New Leonardo da Vinci discovery?


The painting appears to be a completed, painted version of a pencil sketch drawn by Leonardo da Vinci in Mantua in the Lombardy region of northern Italy in 1499

From the Daily Telegraph in Britain:

Leonardo da Vinci painting lost for centuries found in Swiss bank vault

It was lost for so long that it had assumed mythical status for art historians. Some doubted whether it even existed.

By Nick Squires, Rome

3:32PM BST 04 Oct 2013

But a 500-year-old mystery was apparently solved today after a painting attributed to Leonardo da Vinci was discovered in a Swiss bank vault.

The painting, which depicts Isabella d’Este, a Renaissance noblewoman, was found in a private collection of 400 works kept in a Swiss bank by an Italian family who asked not to be identified.

It appears to be a completed, painted version of a pencil sketch drawn by Leonardo da Vinci in Mantua in the Lombardy region of northern Italy in 1499.

The sketch, the apparent inspiration for the newly found work, hangs in the Louvre Museum in Paris.

For centuries it had been debated whether Leonardo had actually had the time or inclination to develop the sketch into a painted portrait.

After seeing the drawing he produced, the marquesa wrote to the artist, imploring him to produce a full-blown painting.

But shortly afterwards he embarked on one of his largest works, The Battle of Anghiari on the walls of Florence’s town hall, and then, in 1503, started working on the Mona Lisa.

Art historians had long believed he simply ran out of time — or lost interest — in completing the commission for Isabella d’Este.

Now it appears that he did in fact manage to finish the project — perhaps when he encountered the aristocrat, one of the most influential female figures of her day, in Rome in 1514.

Scientific tests suggest that the oil portrait is indeed the work of da Vinci, according to Carlo Pedretti, a professor emeritus of art history and an expert in Leonardo studies at the University of California, Los Angeles.

“There are no doubts that the portrait is the work of Leonardo,” Prof Pedretti, a recognised expert in authenticating disputed works by Da Vinci, told Corriere della Sera newspaper.

“I can immediately recognise Da Vinci’s handiwork, particularly in the woman’s face.”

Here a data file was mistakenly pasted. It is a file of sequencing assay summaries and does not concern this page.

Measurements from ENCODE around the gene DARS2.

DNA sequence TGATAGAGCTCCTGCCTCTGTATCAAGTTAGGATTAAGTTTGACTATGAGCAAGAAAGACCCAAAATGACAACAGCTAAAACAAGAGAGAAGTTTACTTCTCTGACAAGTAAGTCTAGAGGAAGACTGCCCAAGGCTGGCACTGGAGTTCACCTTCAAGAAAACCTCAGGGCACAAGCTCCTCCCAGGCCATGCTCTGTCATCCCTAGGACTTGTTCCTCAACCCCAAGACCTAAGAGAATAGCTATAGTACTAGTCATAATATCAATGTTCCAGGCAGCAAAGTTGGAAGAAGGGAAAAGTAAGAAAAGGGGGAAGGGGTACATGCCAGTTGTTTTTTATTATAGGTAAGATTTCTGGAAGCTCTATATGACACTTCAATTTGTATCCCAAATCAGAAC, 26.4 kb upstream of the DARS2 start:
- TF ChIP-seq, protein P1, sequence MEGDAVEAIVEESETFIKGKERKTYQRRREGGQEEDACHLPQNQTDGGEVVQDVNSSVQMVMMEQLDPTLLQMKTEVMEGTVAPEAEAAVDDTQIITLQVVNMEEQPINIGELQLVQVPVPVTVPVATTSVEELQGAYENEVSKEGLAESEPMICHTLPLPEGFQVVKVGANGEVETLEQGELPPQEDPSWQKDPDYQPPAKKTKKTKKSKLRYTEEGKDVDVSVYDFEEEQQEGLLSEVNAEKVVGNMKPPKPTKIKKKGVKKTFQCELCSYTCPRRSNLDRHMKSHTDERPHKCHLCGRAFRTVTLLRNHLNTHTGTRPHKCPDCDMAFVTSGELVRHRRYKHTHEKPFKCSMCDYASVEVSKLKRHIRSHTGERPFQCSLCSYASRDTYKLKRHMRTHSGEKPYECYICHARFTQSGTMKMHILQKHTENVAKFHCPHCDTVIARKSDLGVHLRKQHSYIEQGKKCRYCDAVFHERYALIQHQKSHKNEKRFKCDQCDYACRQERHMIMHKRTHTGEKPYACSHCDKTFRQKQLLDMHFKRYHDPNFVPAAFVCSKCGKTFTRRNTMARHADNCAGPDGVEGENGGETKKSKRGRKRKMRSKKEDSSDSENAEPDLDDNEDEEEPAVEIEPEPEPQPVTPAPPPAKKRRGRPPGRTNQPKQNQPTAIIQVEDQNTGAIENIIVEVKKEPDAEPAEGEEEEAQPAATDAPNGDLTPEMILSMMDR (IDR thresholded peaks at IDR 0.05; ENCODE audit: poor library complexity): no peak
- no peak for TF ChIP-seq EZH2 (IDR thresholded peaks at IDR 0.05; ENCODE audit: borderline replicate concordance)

Tests have shown that the type of pigment in the portrait was the same as that used by Leonardo and that the primer used to treat the canvas on which it was painted corresponds to that employed by the Renaissance genius.

Carbon dating, conducted by a mass spectrometry laboratory at the University of Arizona, has shown that there is a 95 per cent probability that the portrait was painted between 1460 and 1650.

But there needs to be further analysis to determine whether certain elements of the portrait — notably a golden tiara on the noblewoman’s head and a palm leaf held in her hand like a sceptre — were the work of Leonardo or one of his pupils, Prof Pedretti said.

A likely contender would be Gian Giacomo Caprotti, nicknamed Salai, who began working with Leonardo as a child and is believed to have become his lover.

He is believed to have entered Leonardo’s household around 1490, when he was about 10 years old.

Working as the artist’s apprentice for the next 20 years, he acquired the nickname Salai, or Little Devil. He was the subject of several erotic drawings produced by the Renaissance master.

The newly discovered portrait, which measures 24in by 18in, does bear a striking similarity to the Leonardo sketch held by the Louvre — the woman’s posture, her hairstyle and her dress are almost identical, while her enigmatic smile recalls that of the Mona Lisa.

Martin Kemp, professor emeritus of the history of art at Trinity College, Oxford, and one of the world’s foremost experts on da Vinci, said if the find was authenticated it would be worth “tens of millions of pounds” because there are only 15 to 20 genuine da Vinci works in the world.

But he raised doubts about whether the painting was really the work of Leonardo.

The portrait found in Switzerland is painted on canvas, whereas Leonardo favoured wooden boards.

“Canvas was not used by Leonardo or anyone in his production line,” Prof Kemp told The Daily Telegraph. “Although with Leonardo, the one thing I have learnt is never to be surprised.”

There are further doubts – Leonardo gave away his original sketch to the marquesa, so he would not have been able to refer to it later in order to paint a full oil version.

“You can’t rule out the possibility but it seems unlikely,” Prof Kemp said.

It was more likely to have been produced by one of the many artists operating in northern Italy who copied Leonardo’s works.

Mona Lisa’s skeleton research


This video is called Leonardo da Vinci: “The Man Who Wanted to Know Everything”.

From the Huffington Post in the USA: